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What Happens If I Get Fired While On Workers’ Comp in New York

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Know your rights if your job is terminated while on workers’ comp

Get legal advice from an experienced New York workers’ compensation attorney

The potential for being fired while on workers' comp raises questions about your rights, legal protections, and the future of your career and financial stability. New York law offers specific safeguards to prevent unjust treatment of workers in such situations. However, the application of these protections can vary depending on the circumstances of the termination.

Whether you're currently facing this scenario or want to prepare yourself with knowledge for the future, it’s important to understand the implications of being fired while on workers’ comp in New York. An experienced attorney can explain your rights and advocate for you. Schedule a free consultation to learn how.

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If you were hurt on the job, it’s important to understand the benefits you're entitled to and the protections afforded to you under the law. These protections prevent employees from being unduly penalized for exercising their rights to workers' comp benefits. They include:

Anti-retaliation laws

New York State law prohibits employers from retaliating against employees for filing a workers' compensation claim. This means that an employer can’t fire, demote, or otherwise discriminate against an employee simply because they have claimed workers' comp benefits.

Job security

While workers' comp laws don’t guarantee job protection, several other laws do. For example, the Americans with Disabilities Act and the Family and Medical Leave Act may provide some employees with job security while they are unable to work due to a job-related injury.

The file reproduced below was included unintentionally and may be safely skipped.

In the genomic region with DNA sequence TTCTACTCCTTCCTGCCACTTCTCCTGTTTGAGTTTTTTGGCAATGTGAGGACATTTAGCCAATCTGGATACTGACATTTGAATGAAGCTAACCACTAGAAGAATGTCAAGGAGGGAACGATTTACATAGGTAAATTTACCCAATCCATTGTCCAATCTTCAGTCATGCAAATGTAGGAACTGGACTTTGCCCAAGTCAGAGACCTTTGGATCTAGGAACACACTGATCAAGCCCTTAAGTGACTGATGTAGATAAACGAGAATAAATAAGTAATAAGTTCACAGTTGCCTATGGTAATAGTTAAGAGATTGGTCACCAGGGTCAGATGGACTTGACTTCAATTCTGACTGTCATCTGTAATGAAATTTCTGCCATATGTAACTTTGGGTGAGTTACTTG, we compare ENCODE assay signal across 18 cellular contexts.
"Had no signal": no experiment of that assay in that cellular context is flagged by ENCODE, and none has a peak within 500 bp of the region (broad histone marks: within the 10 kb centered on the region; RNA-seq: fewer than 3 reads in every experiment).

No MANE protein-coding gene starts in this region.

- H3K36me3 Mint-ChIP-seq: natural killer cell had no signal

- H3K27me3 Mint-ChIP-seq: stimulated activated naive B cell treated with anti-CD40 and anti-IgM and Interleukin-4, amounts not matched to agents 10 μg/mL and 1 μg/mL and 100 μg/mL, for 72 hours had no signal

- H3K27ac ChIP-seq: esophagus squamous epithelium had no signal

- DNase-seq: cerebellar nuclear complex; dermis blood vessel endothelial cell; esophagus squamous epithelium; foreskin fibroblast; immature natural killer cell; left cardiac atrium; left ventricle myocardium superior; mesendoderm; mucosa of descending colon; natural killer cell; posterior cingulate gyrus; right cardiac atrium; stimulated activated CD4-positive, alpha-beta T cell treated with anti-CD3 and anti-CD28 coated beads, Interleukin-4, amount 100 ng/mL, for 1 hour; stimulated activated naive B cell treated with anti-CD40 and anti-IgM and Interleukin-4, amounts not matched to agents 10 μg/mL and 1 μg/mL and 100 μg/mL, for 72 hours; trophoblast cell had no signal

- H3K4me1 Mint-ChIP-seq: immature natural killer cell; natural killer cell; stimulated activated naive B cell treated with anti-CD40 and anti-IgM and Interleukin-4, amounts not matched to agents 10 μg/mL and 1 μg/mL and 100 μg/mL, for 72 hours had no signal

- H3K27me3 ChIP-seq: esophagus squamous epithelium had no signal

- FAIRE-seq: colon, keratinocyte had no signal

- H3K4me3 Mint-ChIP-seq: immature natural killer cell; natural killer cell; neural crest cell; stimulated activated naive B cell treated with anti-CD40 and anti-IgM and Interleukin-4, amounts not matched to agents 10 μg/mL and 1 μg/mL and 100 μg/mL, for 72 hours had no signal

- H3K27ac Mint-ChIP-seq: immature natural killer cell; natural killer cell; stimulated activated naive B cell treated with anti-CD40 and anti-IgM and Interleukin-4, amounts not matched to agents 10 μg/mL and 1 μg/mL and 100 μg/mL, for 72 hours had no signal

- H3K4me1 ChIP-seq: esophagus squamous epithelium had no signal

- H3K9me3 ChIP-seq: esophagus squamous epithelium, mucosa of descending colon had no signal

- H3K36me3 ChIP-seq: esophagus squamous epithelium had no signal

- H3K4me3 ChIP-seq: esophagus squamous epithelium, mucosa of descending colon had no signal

Termination is considered wrongful if an employer fires an employee primarily for filing a workers' compensation claim. Such actions are deemed retaliatory and can give you grounds for a legal claim against your employer.

Employees must demonstrate that their workers' comp claim was a significant factor in the employer's decision to terminate. This can be challenging and often requires the help of an experienced attorney.

If you’re unable to return to work because of an injury, employers are not required to hold the job indefinitely. However, employers should explore reasonable accommodations or alternative positions before considering termination.

While New York's workers' compensation laws provide certain protections for employees receiving benefits, they don’t render employees immune to termination. Employers can legally terminate an employee on workers' comp under several circumstances, provided the reasons for termination are not retaliatory and don’t violate other employment laws.

The most common reasons include:

  • Pre-existing performance problems
  • Inability to meet job requirements
  • Violation of company policies
  • Criminal activity
  • Downsizing resulting in a layoff
  • Closure of business units

Here are a couple of examples of getting fired while on workers’ comp: